TAGS are words you hang upon your character when you describe them. When you're putting things together, for each character, pick a word or two or three to use in describing them. Then, every so often, hit on one of those words in reference to them, and avoid using them elsewhere when possible. By doing this, you'll be creating a psychological link between those words and that strong entry image of your character.

For example; Thomas Raith's tag words are pale, beautiful, dark hair, grey eyes. I use them when I introduce him for the first time in each book, and then whenever he shows up on stage again, I remind the reader of who he is by using one or more of those words.

This is a really subtle psychological device, and it is far more powerful than it first seems. It's invaluable for both you as the writer, and for the construction of the virtual story for the reader.

TRAITS are like tags, except that instead of picking specific words, you pick a number of unique things ranging from a trademark prop to a specific mental attitude. Harry's traits include his black duster, his staff, his blasting rod and his pentacle amulet. These things are decorations hung onto the character for the reader's benefit, so that it's easy to imagine Harry when the story pace is really rolling.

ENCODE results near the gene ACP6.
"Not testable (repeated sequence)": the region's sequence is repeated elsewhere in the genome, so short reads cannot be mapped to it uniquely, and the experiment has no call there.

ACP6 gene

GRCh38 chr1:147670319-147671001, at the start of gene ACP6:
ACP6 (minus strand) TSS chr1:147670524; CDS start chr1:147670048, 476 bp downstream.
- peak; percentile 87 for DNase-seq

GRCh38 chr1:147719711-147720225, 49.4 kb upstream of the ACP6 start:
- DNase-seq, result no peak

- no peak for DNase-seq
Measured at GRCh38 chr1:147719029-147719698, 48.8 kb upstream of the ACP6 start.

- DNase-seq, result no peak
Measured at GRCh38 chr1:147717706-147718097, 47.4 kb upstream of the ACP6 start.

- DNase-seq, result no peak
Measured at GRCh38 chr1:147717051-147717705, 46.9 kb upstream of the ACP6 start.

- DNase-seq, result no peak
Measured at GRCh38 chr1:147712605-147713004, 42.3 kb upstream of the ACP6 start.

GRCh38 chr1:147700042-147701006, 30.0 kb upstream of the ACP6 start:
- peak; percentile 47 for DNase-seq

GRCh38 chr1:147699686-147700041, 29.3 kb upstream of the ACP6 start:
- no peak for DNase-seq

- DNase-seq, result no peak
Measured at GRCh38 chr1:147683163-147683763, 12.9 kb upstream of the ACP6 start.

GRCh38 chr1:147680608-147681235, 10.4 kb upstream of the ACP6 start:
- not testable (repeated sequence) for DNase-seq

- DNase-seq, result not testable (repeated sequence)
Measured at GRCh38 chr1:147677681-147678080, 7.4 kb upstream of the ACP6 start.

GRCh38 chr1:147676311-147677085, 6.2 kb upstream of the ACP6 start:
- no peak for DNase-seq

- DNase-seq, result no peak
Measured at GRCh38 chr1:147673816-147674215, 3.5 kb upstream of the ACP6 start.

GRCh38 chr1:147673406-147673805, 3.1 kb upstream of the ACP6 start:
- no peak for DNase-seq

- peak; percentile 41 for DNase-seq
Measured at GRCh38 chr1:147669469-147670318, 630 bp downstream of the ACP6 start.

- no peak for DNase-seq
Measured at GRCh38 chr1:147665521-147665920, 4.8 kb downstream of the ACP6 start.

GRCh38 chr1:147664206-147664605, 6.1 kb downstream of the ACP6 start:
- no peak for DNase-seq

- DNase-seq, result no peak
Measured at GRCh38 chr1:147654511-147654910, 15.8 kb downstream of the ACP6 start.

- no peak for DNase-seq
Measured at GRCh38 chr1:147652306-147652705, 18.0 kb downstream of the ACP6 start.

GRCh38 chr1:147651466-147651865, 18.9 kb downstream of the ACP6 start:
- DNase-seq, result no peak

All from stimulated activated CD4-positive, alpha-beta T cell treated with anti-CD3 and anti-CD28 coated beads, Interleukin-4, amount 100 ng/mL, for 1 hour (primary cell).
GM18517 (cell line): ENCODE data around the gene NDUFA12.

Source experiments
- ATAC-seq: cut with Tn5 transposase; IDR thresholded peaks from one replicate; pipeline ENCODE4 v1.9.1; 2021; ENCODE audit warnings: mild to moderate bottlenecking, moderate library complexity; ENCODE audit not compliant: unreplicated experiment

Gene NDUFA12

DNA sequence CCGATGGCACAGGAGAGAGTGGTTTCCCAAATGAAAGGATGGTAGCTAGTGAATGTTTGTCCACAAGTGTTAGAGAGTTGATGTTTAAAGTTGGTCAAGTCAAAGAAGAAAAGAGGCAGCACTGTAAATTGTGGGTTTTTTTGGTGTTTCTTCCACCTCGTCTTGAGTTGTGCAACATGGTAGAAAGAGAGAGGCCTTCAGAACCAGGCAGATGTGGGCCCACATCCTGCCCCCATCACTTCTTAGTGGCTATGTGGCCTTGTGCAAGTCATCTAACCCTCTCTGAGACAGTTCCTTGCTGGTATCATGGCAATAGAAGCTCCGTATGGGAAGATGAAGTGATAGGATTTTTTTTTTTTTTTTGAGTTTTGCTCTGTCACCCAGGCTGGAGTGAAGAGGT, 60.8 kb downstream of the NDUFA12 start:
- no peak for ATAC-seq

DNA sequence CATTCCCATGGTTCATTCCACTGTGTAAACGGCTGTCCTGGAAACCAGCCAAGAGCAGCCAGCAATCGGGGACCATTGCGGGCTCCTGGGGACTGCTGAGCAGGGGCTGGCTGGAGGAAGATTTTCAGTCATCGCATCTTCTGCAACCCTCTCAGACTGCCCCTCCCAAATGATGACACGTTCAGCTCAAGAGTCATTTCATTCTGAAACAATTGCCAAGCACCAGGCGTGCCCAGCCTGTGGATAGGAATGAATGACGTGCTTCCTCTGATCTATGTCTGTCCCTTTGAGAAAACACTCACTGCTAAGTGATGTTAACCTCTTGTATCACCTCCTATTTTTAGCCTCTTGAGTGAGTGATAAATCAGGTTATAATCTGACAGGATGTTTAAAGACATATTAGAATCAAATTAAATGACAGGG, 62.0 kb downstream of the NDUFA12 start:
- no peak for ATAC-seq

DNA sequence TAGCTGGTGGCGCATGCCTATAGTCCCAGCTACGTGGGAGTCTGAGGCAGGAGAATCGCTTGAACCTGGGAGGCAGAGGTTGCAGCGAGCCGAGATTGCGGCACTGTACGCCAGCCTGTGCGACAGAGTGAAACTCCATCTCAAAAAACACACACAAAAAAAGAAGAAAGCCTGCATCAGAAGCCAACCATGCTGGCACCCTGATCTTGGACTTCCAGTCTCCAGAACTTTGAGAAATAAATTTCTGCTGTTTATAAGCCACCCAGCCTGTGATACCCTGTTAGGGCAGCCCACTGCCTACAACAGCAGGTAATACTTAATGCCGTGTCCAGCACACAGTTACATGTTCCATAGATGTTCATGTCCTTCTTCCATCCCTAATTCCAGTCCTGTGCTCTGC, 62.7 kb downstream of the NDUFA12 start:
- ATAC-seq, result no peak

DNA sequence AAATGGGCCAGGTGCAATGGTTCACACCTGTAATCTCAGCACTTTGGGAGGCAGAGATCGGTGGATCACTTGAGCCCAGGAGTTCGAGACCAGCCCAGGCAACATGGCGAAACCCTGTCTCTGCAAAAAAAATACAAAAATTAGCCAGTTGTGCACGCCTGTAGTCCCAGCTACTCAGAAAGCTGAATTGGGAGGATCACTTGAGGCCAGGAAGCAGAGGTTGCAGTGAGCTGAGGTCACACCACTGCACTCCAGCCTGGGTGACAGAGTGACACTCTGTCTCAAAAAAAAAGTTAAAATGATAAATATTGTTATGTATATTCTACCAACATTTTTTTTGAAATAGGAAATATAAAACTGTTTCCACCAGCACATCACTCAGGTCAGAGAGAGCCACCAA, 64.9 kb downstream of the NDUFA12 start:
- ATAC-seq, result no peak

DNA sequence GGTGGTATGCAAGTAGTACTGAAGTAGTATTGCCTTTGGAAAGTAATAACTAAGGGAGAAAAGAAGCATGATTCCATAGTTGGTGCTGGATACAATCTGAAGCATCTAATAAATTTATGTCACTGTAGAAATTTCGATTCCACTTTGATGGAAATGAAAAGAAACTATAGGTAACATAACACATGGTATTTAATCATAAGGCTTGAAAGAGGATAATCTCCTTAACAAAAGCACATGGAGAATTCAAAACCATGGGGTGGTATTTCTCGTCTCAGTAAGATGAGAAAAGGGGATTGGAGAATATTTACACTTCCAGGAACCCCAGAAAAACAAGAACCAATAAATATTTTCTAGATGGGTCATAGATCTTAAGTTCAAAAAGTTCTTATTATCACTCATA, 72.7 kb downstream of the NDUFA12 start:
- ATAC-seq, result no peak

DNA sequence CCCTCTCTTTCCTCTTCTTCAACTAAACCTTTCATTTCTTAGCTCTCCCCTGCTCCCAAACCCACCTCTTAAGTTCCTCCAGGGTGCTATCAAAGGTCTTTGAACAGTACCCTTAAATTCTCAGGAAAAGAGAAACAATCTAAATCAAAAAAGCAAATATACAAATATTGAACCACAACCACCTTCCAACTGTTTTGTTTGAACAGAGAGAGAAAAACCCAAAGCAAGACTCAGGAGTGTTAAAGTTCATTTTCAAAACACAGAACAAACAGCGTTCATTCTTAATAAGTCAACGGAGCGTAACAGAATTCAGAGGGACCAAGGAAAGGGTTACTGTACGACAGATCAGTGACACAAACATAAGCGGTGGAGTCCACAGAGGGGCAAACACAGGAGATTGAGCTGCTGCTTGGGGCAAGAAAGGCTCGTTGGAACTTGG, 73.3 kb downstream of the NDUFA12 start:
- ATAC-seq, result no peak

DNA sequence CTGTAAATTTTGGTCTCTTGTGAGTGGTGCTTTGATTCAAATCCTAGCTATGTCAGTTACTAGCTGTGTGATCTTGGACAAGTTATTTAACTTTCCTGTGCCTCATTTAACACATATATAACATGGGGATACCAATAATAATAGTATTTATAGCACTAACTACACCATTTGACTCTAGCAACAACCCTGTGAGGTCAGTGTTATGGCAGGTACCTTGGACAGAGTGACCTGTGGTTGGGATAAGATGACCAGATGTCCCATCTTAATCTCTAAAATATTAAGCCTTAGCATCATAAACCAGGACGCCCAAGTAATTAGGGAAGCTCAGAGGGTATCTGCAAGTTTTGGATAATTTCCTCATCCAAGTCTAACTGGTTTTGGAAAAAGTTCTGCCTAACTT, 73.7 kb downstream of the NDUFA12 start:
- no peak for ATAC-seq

Similarly, Bob the Skull's traits are the skull, its eyelights, his intelligence, his role as a lab assistant, his obsession with sex and his wiseass dialog. It works for the same reason.

Seriously. Before you introduce another character, write some tags and traits down. You'll be surprised how much easier it makes your job.

__4. EMPATHY__

If you can manage to create a vivid character in a reader's mind, then establish him as someone believable, you have a real shot at the Holy Grail of character design. If you do your job, you will create a sense of empathy in your reader for your characters. This is what makes people burst out laughing while reading. It's what makes readers cry, or cheer, or run off to take a cold shower.

Like V-Factor, empathy takes time to build and it relies heavily upon the skilled use of sequels. But if you can get the reader to this point, as an author, then you WIN. Big time. This is the ENTIRE GOAL of all this character work, because the reader's emotional involvement is the single most important factor in how well your story is going to fly.

Or put another way, if you can make people love who you want them to love and hate who you want them to hate, you're going to have readers coming back to you over and over again.